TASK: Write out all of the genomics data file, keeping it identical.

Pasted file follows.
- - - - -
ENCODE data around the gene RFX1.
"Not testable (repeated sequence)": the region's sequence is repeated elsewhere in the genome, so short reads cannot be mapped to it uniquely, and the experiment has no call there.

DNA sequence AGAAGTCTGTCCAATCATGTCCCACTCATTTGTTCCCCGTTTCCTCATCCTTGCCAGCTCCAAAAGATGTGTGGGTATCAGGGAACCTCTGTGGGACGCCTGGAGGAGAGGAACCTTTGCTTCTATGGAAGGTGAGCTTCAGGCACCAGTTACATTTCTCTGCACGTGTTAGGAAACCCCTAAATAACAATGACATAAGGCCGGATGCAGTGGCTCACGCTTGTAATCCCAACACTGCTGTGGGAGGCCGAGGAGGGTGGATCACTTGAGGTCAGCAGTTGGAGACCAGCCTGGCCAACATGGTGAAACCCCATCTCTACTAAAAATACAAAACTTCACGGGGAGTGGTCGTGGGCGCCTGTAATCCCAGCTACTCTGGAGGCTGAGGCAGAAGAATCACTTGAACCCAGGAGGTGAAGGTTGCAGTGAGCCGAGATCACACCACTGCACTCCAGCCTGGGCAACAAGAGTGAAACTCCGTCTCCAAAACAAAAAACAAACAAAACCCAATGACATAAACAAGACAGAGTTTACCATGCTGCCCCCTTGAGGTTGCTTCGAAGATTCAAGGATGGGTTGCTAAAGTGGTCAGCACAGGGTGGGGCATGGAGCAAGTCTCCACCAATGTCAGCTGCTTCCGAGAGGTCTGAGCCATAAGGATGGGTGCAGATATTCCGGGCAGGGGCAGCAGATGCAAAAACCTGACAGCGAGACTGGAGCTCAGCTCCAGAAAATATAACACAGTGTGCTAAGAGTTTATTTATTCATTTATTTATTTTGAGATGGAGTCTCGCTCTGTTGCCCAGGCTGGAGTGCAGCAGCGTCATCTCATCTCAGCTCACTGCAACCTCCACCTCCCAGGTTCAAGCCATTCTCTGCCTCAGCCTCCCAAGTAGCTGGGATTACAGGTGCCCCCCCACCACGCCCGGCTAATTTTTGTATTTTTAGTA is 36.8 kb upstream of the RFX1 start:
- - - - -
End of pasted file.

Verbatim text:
ENCODE data around the gene RFX1.
"Not testable (repeated sequence)": the region's sequence is repeated elsewhere in the genome, so short reads cannot be mapped to it uniquely, and the experiment has no call there.

DNA sequence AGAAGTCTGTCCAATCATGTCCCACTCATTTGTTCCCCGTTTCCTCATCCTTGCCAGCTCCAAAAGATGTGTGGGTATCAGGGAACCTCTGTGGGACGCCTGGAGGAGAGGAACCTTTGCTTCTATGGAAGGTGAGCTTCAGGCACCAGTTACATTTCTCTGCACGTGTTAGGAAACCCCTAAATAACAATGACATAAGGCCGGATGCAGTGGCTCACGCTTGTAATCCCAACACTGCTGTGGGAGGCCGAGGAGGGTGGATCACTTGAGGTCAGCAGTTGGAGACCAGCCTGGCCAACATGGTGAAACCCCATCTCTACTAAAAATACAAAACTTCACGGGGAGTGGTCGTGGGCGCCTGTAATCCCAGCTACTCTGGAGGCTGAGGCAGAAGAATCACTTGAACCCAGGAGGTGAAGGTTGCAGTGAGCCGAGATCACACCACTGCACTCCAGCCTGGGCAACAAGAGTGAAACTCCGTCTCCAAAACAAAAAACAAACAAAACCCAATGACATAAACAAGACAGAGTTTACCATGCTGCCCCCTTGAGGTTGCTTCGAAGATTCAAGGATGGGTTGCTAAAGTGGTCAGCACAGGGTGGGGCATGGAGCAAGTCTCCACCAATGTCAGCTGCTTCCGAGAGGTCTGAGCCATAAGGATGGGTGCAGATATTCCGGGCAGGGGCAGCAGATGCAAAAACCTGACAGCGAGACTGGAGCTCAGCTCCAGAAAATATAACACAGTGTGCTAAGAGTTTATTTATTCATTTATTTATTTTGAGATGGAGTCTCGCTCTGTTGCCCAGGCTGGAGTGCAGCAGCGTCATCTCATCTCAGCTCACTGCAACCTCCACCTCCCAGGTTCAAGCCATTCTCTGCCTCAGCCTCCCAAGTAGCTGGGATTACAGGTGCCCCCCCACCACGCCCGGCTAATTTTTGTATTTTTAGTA is 36.8 kb upstream of the RFX1 start: